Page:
‘Lost Ark’ review: a steady grind

Hack, slash, cheer, yawn, repeat

Has there been a better time for MMO fans? With Final Fantasy 14 and World Of Warcraft keeping them busy (and maybe a hint of New World), it’s hard to recall a better era other than maybe the days of EverQuest and Dark Ages Of Camelot. So, where does Lost Ark fit in? I’ve been wondering that as I’ve been grinding through the levels on my MMO-saturated laptop. My best guess is it’s there for the player that’s keen to fight, fight, and fight a bit more rather than do much exploration.

Starting out, you have a choice of five classes. There are the typical Warrior and Mage classes, alongside a Martial Artist, Gunner, and Assassin. Whichever one you choose, you get a fairly flashy introduction before diving into the prologue. Rather nicely, before you commit, you also get to ‘try out’ the character and see what its full controls and abilities are. It saves a little time on playing it ‘properly’ then realising a class isn’t for you. Each character feels reasonably different too. For instance, the warrior is lumbering and hefty in its blows with massive swords, while the Gunner has you feeling like you’ve delved into a weird form of bullet-hell MMO.

Each class requires learning and practice too. The Warrior is a classic easy first choice. Just tap the buttons to inflict some attacks and consider trying to string together a combo by timing things well. Alternatively, the Gunner has a few different stances as well as different weapons. It has dual pistols (you can toss one onto the ground to inflict extra attacks), a rifle, and a shotgun which each offer strengths and weaknesses. Like with so many games, different classes will appeal to different types of players. I preferred the warrior because I liked smacking things with a ridiculously oversized sword.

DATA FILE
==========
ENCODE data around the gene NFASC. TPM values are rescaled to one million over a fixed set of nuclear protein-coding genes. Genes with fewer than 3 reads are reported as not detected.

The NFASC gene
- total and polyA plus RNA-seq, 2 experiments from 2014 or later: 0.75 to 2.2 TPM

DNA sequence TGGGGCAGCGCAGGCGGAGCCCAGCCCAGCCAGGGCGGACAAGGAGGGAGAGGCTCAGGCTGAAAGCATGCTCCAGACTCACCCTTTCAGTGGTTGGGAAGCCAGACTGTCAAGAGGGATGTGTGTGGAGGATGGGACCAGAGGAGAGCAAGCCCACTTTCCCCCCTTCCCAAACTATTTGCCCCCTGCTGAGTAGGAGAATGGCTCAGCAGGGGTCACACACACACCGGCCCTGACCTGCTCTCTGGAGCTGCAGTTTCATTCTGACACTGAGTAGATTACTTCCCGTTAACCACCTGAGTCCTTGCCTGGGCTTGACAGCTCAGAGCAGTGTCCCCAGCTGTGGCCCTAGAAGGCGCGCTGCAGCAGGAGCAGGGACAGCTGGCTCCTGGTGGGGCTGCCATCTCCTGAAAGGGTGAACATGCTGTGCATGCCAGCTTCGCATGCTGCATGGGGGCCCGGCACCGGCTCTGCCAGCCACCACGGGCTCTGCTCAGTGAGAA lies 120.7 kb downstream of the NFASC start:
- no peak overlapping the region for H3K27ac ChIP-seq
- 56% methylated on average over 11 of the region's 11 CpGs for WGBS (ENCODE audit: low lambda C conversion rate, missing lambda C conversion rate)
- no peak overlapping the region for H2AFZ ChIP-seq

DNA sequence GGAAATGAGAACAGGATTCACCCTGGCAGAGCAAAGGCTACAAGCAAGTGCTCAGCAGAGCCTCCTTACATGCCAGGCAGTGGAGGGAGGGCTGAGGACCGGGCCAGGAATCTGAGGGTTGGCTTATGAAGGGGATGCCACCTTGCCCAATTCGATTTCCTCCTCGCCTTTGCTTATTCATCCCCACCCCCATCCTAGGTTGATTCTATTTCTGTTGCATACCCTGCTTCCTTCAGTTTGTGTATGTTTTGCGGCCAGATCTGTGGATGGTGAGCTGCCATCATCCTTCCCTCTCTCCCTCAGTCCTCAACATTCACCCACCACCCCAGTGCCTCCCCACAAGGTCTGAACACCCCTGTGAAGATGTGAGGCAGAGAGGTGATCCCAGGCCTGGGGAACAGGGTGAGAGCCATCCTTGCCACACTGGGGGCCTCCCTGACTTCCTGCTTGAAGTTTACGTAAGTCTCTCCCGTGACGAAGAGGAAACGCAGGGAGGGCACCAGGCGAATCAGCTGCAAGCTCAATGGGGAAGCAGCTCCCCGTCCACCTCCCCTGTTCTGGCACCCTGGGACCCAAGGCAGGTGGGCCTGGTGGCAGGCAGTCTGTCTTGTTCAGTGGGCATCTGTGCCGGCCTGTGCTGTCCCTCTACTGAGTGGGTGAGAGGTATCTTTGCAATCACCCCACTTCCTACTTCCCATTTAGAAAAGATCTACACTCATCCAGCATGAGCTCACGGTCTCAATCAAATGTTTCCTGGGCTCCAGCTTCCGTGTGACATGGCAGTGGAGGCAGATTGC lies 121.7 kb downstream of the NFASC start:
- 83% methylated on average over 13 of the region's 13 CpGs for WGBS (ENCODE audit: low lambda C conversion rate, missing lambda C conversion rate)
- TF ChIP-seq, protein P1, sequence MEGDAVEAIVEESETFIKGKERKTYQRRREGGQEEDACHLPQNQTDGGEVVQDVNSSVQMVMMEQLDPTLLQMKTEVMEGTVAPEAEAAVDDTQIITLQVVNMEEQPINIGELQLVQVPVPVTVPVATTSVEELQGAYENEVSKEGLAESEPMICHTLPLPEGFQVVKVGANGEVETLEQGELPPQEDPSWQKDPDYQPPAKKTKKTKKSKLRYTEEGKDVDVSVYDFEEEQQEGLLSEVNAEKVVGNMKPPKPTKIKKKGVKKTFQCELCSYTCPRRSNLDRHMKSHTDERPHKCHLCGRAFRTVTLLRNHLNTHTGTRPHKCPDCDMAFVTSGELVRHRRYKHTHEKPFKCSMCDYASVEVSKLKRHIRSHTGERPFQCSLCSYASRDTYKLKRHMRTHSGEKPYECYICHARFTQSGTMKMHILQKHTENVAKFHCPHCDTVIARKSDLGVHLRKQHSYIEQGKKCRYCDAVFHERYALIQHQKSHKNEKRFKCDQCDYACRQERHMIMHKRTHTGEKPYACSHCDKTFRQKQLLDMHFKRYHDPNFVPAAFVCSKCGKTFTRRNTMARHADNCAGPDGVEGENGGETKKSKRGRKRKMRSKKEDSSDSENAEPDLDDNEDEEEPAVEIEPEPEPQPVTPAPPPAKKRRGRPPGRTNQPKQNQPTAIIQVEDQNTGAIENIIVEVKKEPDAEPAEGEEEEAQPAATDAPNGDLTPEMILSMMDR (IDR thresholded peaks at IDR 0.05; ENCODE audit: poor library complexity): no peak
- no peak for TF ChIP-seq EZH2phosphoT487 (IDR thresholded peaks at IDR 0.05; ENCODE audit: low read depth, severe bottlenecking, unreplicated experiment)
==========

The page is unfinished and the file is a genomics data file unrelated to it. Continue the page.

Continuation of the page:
Combat is a huge part of Lost Ark. Rather than taking on one or maybe two foes at a time like with other MMOs, this game encourages you to gather together masses of enemies to attack at once. With a huge sword that causes some hefty damage, it was consistently satisfying to watch as I took out a dozen enemies at once. Lost Ark isn’t about subtlety.

That’s handy because there aren’t the other usual MMO bits and pieces. While there are some settlements and towns to check out, actually exploring the world is a tad linear. The idea is that you pursue quests and level up, before finally undertaking the endgame content. It’s a curious process. Almost like playing Diablo or some other action-heavy RPG, you simply go from NPC to NPC taking on whatever they need doing and invariably killing some enemies while collecting a few things along the way. Loot is scattered liberally so you can spend that time swapping out pieces of armour for better options.

It’s all satisfying and yet strangely empty. Crucially, it doesn’t feel like an MMO in the usual sense of the genre. Trade skills aren’t unlocked until the mid-20s and even that involves some somewhat dull quests. There are mounts to collect and pets to gather but it’s all a bit functional in its approach. The storyline is reasonably riveting if cliched but you’re definitely following orders rather than making your own way in this world. It’s not like you get to dictate what happens next other than the occasional basic choice amongst the plethora of mini cutscenes.